By Andrew J. Nicholson
Some postcolonial theorists argue that the belief of a unmarried procedure of trust often called "Hinduism" is a construction of nineteenth-century British imperialists. Andrew J. Nicholson introduces one other standpoint: even though a unified Hindu identification isn't really as historic as a few Hindus declare, it has its roots in options inside of South Asian philosophy from the fourteenth to 17th centuries. in this time, thinkers handled the philosophies of Vedanta, Samkhya, and Yoga, in addition to the worshippers of Visnu, Siva, and Sakti, as belonging to a unmarried process of trust and perform. rather than seeing such teams as separate and contradictory, they re-envisioned them as separate rivers resulting in the sea of Brahman, the last word reality.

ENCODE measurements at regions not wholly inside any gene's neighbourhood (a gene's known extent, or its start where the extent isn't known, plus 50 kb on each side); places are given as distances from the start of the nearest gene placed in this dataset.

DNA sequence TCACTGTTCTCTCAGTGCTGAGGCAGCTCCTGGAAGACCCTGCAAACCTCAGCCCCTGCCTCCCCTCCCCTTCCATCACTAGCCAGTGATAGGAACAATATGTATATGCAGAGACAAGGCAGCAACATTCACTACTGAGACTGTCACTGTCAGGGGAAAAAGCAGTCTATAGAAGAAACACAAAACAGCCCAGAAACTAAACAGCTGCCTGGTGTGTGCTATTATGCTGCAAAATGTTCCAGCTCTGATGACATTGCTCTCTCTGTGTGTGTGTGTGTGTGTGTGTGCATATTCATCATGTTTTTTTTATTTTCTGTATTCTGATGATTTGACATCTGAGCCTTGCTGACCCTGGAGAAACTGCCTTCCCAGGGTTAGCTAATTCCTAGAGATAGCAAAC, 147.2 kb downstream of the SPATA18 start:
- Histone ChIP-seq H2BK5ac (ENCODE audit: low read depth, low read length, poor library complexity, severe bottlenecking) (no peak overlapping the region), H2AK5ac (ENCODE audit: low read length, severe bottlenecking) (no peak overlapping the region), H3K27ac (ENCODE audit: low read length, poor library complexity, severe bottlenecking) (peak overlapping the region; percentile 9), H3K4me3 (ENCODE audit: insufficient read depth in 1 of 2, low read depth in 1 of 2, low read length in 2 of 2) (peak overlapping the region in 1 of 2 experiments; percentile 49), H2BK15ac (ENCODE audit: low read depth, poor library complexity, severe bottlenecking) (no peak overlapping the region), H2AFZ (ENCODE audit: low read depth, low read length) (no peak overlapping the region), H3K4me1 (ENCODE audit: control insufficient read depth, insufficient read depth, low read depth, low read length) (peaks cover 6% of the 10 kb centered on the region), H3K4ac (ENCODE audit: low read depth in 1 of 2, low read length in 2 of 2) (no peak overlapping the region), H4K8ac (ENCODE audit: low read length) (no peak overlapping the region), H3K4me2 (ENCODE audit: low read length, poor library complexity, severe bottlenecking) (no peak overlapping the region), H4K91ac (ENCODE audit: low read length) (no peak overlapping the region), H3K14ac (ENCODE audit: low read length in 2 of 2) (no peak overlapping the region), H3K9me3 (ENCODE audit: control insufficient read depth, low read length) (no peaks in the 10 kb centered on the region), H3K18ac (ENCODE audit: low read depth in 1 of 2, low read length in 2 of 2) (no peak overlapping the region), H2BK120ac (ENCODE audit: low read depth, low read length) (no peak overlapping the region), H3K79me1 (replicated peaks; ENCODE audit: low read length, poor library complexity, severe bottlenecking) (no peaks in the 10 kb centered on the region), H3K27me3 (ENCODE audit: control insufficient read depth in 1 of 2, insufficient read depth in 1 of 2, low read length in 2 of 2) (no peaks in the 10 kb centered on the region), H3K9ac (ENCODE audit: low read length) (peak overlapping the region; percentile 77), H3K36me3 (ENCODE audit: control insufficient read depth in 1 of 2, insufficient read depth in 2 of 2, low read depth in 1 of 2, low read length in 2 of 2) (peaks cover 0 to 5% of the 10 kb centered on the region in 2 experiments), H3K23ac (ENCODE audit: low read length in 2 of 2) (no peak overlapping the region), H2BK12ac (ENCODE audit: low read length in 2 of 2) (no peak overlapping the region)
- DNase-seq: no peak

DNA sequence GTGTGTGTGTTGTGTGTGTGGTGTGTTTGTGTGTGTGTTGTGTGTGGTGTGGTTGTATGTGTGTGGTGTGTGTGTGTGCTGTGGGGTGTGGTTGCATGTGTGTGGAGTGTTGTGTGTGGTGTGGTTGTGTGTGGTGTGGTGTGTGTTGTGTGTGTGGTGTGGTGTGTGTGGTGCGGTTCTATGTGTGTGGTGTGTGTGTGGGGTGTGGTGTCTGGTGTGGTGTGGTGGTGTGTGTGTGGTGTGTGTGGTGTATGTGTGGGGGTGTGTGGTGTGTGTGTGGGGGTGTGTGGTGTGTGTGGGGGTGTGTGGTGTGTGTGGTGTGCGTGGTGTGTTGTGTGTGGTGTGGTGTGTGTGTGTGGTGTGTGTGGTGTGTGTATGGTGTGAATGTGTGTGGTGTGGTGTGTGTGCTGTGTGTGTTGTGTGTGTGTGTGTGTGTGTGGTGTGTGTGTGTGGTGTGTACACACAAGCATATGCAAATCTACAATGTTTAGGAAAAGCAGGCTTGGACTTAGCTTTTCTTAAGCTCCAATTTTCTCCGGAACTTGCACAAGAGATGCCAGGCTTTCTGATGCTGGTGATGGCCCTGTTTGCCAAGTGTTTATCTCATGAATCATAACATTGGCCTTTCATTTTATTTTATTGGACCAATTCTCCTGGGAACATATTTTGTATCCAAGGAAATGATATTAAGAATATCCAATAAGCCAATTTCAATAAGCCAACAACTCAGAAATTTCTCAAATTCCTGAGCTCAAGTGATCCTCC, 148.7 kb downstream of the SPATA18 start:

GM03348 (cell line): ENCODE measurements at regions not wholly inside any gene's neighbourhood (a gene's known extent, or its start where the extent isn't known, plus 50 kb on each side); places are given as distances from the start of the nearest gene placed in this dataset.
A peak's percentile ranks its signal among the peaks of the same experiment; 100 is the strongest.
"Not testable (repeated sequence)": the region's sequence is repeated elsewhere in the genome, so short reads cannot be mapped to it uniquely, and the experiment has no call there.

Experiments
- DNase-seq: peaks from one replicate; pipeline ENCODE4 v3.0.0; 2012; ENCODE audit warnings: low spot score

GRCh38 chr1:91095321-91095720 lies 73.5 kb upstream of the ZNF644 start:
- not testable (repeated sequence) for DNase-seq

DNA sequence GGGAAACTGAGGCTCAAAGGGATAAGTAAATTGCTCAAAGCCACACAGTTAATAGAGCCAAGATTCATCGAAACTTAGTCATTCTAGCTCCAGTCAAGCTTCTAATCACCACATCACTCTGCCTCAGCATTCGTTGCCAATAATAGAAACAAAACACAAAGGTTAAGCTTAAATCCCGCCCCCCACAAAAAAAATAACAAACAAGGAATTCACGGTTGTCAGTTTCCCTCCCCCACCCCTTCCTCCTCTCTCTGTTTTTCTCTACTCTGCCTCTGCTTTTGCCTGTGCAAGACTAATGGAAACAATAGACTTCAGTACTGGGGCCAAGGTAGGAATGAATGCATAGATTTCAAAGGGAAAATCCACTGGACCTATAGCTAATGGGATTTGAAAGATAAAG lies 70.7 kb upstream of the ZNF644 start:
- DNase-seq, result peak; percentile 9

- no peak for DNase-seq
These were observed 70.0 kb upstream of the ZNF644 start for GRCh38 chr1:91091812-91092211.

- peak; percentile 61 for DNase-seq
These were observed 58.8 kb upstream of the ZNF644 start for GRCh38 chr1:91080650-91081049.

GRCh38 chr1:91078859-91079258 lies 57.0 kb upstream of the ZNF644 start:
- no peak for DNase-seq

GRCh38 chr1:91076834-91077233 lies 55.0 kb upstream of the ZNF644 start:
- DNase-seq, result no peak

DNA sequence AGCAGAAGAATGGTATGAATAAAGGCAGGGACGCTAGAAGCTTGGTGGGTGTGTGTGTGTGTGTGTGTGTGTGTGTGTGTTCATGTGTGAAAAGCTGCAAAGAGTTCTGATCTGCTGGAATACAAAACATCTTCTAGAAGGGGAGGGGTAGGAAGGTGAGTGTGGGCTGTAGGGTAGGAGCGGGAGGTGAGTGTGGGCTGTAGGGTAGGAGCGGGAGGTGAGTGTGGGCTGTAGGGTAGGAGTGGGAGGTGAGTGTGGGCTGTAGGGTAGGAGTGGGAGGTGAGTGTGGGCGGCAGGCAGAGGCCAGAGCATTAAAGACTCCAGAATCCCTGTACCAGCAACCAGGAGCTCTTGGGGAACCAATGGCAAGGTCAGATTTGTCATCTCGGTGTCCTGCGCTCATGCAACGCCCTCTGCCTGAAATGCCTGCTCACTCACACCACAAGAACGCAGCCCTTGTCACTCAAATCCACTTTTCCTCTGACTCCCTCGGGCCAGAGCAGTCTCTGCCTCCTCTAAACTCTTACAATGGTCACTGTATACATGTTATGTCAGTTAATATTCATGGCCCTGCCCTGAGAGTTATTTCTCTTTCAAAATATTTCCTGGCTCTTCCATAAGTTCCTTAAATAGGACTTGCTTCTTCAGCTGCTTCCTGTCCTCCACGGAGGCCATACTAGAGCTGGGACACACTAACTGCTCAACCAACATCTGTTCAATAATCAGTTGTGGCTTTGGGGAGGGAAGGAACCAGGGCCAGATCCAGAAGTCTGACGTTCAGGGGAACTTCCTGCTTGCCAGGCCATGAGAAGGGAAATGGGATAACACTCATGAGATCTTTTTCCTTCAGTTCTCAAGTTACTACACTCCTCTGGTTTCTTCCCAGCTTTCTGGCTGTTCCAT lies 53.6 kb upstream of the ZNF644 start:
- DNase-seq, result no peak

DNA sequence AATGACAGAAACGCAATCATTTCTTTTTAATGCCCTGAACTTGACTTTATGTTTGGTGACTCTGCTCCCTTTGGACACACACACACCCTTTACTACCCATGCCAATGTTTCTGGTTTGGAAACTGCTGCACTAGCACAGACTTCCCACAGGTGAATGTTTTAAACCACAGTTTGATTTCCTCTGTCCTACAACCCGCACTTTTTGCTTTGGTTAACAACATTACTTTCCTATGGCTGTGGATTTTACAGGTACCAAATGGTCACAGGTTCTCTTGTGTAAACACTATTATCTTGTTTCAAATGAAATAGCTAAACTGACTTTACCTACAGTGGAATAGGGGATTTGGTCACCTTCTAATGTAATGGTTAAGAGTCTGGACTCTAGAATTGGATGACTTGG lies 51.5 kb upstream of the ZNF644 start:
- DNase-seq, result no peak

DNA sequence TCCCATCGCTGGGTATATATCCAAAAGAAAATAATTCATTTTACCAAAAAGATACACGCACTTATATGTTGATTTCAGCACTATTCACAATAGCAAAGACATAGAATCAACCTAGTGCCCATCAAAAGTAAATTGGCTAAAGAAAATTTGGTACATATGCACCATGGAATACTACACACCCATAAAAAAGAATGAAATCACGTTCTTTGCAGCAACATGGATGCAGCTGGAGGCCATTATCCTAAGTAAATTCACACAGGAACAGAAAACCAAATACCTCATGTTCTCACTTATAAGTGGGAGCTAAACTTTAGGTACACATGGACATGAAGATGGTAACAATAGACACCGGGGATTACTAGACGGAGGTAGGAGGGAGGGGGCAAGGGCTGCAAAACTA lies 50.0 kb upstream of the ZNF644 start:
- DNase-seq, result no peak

Drawing at the writings of philosophers from overdue medieval and early sleek traditions, together with Vijnanabhiksu, Madhava, and Madhusudana Sarasvati, Nicholson exhibits how influential thinkers portrayed Vedanta philosophy because the final unifier of numerous trust structures. This undertaking cleared the path for the paintings of later Hindu reformers, equivalent to Vivekananda, Radhakrishnan, and Gandhi, whose teachings promoted the suggestion that each one global religions belong to a unmarried religious solidarity. In his research, Nicholson additionally opinions the best way Eurocentric concepts—like monism and dualism, idealism and realism, theism and atheism, and orthodoxy and heterodoxy—have come to dominate smooth discourses on Indian philosophy.